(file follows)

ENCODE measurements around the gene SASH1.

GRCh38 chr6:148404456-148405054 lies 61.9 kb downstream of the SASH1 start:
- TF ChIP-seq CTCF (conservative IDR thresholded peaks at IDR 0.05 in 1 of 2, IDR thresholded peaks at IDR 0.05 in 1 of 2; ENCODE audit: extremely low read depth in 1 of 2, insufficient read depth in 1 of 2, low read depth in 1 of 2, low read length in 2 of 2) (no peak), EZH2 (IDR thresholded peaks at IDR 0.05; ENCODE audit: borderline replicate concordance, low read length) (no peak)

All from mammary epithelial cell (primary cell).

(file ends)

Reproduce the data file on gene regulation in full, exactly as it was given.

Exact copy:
ENCODE measurements around the gene SASH1.

GRCh38 chr6:148404456-148405054 lies 61.9 kb downstream of the SASH1 start:
- TF ChIP-seq CTCF (conservative IDR thresholded peaks at IDR 0.05 in 1 of 2, IDR thresholded peaks at IDR 0.05 in 1 of 2; ENCODE audit: extremely low read depth in 1 of 2, insufficient read depth in 1 of 2, low read depth in 1 of 2, low read length in 2 of 2) (no peak), EZH2 (IDR thresholded peaks at IDR 0.05; ENCODE audit: borderline replicate concordance, low read length) (no peak)

All from mammary epithelial cell (primary cell).